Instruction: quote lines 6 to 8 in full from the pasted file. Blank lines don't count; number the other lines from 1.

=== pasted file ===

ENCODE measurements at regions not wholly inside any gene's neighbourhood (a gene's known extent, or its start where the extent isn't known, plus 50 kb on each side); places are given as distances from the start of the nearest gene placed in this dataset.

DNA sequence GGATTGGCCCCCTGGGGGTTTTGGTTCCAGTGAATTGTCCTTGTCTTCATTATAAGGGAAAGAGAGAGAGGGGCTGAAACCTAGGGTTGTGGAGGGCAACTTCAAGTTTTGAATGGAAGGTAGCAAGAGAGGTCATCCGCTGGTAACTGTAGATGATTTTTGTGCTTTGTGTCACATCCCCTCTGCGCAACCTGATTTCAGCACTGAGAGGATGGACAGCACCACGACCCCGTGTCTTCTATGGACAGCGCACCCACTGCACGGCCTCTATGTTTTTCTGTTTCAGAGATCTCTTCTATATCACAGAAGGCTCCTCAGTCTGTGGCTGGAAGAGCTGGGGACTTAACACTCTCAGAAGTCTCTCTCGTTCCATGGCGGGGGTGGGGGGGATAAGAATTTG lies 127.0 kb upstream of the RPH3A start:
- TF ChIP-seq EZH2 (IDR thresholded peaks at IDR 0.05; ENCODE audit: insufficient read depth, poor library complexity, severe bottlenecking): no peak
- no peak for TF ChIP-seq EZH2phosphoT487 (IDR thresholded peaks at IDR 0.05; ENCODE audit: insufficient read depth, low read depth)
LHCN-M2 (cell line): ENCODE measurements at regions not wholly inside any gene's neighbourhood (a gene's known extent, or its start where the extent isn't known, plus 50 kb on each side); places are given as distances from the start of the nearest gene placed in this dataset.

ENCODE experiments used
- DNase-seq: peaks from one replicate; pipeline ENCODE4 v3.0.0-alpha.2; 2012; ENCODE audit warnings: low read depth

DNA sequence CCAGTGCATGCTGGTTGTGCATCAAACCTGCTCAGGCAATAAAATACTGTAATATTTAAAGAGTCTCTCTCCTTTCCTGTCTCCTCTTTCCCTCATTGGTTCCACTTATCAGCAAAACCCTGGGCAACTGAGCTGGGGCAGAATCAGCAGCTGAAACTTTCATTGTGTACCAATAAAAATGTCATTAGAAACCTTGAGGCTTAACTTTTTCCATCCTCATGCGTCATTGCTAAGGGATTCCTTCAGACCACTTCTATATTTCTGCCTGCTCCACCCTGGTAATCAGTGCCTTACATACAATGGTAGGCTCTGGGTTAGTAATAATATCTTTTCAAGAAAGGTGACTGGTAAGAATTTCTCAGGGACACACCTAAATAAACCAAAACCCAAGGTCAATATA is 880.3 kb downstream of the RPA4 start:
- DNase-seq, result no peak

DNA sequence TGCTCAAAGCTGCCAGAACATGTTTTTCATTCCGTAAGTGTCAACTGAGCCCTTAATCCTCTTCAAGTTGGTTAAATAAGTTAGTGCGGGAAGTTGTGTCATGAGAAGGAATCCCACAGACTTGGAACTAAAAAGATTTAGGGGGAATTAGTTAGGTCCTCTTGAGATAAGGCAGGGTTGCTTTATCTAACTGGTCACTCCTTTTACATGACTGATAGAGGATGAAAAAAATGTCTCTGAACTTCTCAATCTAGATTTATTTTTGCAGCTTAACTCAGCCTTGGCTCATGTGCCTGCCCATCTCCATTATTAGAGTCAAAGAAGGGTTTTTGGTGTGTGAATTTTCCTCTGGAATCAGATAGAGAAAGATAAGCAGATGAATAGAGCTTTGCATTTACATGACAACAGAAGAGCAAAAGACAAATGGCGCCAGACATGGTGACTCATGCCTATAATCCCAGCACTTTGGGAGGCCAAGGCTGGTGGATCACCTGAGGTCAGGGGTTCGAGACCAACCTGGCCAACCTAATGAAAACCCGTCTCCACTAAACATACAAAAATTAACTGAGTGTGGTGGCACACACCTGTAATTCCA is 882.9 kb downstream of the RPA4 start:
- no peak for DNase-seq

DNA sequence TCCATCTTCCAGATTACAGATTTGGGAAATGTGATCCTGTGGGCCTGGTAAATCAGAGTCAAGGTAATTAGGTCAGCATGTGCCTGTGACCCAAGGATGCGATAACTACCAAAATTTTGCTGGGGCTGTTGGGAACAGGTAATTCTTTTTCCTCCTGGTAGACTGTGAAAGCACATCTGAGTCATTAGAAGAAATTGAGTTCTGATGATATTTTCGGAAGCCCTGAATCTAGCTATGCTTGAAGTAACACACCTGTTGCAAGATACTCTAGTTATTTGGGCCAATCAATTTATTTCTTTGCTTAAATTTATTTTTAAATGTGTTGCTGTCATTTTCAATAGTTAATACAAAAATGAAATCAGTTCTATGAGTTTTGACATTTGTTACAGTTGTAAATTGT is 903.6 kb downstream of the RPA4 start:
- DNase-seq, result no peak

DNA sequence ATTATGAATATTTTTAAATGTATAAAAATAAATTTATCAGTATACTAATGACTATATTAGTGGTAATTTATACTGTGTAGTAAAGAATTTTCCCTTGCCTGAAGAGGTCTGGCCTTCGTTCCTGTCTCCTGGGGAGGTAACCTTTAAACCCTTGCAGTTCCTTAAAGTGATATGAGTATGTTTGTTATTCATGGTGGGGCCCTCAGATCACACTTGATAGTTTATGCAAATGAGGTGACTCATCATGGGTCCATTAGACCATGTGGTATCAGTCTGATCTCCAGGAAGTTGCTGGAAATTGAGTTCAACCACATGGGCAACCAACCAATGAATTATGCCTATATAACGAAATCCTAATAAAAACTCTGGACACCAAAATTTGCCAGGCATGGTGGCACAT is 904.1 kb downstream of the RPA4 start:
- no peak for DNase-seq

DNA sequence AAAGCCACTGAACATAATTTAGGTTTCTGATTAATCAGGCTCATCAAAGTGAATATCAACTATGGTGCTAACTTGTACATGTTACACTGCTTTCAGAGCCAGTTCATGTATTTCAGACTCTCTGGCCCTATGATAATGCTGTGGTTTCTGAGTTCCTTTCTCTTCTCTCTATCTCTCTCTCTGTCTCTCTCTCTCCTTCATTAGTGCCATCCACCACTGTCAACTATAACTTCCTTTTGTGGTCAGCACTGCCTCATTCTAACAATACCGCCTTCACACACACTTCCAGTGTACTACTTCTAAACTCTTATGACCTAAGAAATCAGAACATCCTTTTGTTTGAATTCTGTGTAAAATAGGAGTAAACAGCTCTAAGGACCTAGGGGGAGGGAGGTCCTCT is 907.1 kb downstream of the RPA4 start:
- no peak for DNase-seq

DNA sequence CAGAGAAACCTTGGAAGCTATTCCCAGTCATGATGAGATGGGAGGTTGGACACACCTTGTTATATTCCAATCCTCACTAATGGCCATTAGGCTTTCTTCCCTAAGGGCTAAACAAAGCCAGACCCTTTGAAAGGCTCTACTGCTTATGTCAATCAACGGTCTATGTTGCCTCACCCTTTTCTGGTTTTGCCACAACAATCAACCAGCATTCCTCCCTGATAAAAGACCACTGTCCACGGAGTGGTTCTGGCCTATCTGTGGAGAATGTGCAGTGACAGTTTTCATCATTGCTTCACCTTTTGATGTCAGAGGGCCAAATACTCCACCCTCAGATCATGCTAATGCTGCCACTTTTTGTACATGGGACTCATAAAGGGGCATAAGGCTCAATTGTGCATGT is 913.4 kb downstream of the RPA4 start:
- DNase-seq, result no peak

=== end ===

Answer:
ENCODE experiments used
- DNase-seq: peaks from one replicate; pipeline ENCODE4 v3.0.0-alpha.2; 2012; ENCODE audit warnings: low read depth

DNA sequence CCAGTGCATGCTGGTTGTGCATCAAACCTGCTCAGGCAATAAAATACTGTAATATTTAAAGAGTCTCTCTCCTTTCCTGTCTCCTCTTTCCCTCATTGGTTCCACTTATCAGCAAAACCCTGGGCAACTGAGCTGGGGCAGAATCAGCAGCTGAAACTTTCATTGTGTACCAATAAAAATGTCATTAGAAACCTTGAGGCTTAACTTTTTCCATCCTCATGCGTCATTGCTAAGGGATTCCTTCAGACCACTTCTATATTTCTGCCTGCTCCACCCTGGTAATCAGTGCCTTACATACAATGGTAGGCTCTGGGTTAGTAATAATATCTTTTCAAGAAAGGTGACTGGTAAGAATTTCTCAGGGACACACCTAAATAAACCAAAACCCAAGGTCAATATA is 880.3 kb downstream of the RPA4 start: